Amid defense headwinds, such as substantial budget cuts designed to shrink the U.S. Army to pre-World War II levels, conglomerates in the aerospace sector like General Electric Company (GE) and United Technologies Corp. (UTX) are flourishing on lucrative contracts for jet engine replacements and fresh demand for helicopters in the public services sector.
Undeterred by budget cuts, these major defense contractors are expanding their operations through organic as well as inorganic growth. The companies are also investing heavily in technological innovation to come up with new products to fend competition. The aerospace sector, thereby, is witnessing healthy growth and industry consolidation as the individual companies restructure and streamline their operations to achieve cost efficiency.
Jet Engines: Propelling the Giants
As the aerospace industry undergoes robust expansion, leading players like The Boeing Company (BA) and Airbus Group (EADSY) are opting to replace their aging fleets with new fuel-efficient composite material-laden aircrafts. Both these players have achieved significant headway in aerodynamics over the years. However, steep rise in aviation fuel expenses remain the most prominent component of variable costs and have forced these aircraft manufacturers to restructure their fuel-guzzling fleet.
As a probable solution to this dilemma, both Pratt & Whitney, a unit of United Technologies, and CFM International, General Electric’s joint venture with Snecma of France, have developed new-generation engines that reduce at least 15% fuel consumption compared with their older counterparts. These premier manufacturers of jet engines are vying for contracts which are reportedly worth a whopping $20 billion.
Both United Technologies and GE Aviation are involved in the design, manufacture and sale of aerospace components like landing gears and actuation systems and provide maintenance, repair and overhaul (MRO) services in the global airline market. These manufacturers contest hard for initial sales of units, since a large installed base of engines ensure continued cash streams down the road via parts replacement and routine maintenance. About 70% of the world’s jetliner engines are manufactured either by General Electric or by CFM International.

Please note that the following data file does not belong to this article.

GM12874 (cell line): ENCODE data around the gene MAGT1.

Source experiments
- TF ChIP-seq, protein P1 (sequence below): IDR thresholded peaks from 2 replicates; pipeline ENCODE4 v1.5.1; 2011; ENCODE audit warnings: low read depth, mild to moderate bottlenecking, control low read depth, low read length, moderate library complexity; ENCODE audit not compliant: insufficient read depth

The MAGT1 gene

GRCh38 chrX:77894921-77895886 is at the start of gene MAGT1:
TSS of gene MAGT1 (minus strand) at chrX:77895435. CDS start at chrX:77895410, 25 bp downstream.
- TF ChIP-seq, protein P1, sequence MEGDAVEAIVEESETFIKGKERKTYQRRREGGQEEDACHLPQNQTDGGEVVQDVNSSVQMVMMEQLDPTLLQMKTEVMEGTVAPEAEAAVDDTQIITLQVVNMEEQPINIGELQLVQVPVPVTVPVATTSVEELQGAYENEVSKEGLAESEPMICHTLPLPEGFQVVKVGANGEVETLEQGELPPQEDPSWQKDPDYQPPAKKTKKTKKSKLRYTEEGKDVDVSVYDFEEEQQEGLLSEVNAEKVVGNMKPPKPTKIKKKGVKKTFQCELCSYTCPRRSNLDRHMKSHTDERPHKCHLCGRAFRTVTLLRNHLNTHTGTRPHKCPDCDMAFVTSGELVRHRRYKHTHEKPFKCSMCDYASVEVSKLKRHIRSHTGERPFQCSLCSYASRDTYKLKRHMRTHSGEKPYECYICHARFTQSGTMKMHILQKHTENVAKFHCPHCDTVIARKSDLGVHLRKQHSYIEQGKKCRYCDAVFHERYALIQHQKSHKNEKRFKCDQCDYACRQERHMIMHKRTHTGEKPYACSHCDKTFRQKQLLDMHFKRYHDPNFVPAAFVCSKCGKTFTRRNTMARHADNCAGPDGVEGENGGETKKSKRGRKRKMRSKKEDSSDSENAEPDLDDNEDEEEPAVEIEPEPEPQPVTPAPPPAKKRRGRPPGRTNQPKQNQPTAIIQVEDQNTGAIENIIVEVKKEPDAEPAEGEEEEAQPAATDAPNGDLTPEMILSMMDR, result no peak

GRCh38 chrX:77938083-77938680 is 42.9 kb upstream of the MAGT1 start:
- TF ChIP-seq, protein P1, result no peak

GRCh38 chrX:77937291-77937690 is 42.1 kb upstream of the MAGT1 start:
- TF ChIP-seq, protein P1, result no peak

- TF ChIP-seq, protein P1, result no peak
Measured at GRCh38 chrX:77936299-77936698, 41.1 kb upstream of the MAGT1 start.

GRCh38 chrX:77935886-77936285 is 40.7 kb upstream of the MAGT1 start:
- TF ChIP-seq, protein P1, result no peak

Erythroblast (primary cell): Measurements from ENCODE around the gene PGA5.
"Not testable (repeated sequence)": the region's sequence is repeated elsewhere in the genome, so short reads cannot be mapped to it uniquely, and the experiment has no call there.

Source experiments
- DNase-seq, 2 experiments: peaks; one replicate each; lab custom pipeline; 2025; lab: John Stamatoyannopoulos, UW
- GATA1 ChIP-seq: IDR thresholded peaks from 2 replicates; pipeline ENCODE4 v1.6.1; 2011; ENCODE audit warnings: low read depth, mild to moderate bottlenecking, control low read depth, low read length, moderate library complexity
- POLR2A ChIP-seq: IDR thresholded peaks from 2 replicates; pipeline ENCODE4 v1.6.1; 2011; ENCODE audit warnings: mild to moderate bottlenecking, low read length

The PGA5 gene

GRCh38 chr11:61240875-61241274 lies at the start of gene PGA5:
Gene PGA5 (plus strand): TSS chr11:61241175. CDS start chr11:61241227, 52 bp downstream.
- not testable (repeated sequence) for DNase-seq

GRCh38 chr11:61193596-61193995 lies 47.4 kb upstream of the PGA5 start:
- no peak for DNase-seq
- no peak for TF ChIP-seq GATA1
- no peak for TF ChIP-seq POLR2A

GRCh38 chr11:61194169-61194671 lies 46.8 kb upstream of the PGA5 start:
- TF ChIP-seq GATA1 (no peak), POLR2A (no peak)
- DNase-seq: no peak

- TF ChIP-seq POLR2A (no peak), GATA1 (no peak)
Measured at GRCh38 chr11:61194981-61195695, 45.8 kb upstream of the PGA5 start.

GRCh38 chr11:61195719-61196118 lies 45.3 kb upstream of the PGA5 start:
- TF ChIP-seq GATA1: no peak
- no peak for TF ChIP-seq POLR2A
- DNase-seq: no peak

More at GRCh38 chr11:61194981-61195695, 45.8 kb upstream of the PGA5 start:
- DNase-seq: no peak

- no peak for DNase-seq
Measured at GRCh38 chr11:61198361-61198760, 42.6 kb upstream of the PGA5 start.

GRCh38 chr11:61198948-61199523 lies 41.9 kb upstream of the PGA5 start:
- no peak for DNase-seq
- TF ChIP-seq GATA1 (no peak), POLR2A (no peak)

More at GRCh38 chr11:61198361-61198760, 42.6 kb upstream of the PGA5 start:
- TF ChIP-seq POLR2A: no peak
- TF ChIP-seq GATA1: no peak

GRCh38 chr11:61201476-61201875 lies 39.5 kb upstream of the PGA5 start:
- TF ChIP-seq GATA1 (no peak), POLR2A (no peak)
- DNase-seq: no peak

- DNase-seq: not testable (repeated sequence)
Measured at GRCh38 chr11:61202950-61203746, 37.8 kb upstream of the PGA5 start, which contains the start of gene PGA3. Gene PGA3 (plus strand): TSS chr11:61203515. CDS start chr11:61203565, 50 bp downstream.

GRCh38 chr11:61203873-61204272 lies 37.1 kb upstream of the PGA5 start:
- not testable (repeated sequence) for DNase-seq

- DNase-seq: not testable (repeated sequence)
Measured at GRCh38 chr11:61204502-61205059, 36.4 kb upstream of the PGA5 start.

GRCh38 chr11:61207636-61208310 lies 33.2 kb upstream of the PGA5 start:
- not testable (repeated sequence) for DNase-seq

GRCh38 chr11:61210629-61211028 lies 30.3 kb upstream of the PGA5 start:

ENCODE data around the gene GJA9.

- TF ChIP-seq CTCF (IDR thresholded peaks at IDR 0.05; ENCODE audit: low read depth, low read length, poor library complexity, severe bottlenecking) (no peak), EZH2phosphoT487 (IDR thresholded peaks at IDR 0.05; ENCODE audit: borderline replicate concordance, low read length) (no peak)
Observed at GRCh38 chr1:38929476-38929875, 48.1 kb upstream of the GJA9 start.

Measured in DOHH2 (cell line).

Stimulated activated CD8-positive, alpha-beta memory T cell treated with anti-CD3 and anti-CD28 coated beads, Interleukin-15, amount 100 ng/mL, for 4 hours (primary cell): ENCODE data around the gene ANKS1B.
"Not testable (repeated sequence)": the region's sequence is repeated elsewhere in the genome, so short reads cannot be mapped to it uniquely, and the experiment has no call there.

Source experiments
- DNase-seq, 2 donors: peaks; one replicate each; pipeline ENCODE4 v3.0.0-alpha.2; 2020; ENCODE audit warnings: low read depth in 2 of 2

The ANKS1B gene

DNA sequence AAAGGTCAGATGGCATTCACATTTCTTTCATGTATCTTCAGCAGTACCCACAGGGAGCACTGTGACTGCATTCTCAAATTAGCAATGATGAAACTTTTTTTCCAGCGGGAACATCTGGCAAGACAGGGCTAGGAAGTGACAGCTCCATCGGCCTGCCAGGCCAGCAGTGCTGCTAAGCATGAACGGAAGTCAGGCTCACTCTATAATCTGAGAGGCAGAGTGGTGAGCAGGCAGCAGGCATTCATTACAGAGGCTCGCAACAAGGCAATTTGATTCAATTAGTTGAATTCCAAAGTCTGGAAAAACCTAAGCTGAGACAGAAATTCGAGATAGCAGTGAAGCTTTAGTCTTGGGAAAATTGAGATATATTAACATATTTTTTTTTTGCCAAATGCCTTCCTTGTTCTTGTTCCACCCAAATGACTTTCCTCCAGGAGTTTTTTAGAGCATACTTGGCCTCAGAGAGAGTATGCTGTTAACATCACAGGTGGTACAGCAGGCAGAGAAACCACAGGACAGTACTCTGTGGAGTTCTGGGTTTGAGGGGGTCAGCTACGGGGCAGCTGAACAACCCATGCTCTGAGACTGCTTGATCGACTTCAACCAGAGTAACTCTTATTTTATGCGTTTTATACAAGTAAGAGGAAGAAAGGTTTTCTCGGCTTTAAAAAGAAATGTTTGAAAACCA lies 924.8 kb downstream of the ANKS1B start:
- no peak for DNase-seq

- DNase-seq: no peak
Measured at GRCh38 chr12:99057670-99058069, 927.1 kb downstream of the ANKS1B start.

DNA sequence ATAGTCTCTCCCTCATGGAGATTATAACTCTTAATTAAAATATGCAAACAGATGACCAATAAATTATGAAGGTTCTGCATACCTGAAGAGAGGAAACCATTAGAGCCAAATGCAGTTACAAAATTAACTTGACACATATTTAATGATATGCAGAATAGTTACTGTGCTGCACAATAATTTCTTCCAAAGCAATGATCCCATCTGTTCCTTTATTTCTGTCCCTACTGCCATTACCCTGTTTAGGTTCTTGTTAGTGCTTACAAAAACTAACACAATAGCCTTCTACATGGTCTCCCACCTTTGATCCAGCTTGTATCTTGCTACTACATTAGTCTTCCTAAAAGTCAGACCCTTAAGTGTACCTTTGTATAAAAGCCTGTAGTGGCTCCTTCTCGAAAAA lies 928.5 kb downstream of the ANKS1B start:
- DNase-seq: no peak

Over the next decade, the market for jet engines is expected to skyrocket to around $500 billion. Single-aisle planes are expected to constitute 70% of the 35,000 new commercial jets in the next couple of decades, with a market valuation of nearly $2.3 trillion. While CFM International has been a prominent provider of engines on narrow-body, single-aisle planes, Pratt & Whitney has a relatively humble presence in commercial aircraft. Pratt & Whitney’s forte rather lies in the military contracting field.
Of the 2,610 Airbus A320neo orders as of Jan 2014, CFM International and Pratt & Whitney have secured about 32% each. Consequently, the contest seems pretty open with either of the player possessing the capability to outwit the other.
Chopper Prospects: Far From Choppy
While Sikorsky, a unit of United Technologies, is the Pentagon’s leading helicopter supplier, Pratt & Whitney is a dominant player in the worldwide helicopter market and is recognized for outstanding reliability, durability and exceptional operating economics.
Another industrial giant, Honeywell International Inc. (HON), is a leading global provider of integrated avionics, engines, logistics, systems and surveillance solutions for the aerospace industry. It has an impressive portfolio of turboshaft engines for light, medium and heavy lift helicopters. The company’s forte lies in sustained investment in technological upgradation to provide increased power, reliability and fuel efficiency to helicopter operators.